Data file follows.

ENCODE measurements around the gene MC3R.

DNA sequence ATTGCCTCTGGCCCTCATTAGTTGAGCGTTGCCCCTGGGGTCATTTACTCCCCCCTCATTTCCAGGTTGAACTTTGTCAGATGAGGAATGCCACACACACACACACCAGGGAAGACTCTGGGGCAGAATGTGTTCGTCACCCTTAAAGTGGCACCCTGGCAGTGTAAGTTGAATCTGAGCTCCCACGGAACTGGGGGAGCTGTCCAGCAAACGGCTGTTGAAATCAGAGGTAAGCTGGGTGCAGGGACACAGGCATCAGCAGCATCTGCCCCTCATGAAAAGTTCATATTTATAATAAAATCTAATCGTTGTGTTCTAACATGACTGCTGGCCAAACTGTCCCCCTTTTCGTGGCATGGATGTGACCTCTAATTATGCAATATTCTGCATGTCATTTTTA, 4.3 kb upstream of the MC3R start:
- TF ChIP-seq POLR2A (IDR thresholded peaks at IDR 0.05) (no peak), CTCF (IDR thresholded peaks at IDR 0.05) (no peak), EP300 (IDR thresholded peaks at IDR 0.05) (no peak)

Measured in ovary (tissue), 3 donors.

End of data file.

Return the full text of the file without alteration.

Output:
ENCODE measurements around the gene MC3R.

DNA sequence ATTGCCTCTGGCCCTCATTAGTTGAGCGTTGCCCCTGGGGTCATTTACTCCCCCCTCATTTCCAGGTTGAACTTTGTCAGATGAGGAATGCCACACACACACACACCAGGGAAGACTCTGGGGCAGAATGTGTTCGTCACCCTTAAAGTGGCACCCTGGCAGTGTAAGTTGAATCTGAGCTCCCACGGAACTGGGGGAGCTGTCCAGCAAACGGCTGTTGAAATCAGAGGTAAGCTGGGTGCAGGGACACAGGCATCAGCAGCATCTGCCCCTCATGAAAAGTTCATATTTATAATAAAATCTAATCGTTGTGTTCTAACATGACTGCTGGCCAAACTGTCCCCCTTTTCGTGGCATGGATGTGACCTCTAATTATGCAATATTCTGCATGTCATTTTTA, 4.3 kb upstream of the MC3R start:
- TF ChIP-seq POLR2A (IDR thresholded peaks at IDR 0.05) (no peak), CTCF (IDR thresholded peaks at IDR 0.05) (no peak), EP300 (IDR thresholded peaks at IDR 0.05) (no peak)

Measured in ovary (tissue), 3 donors.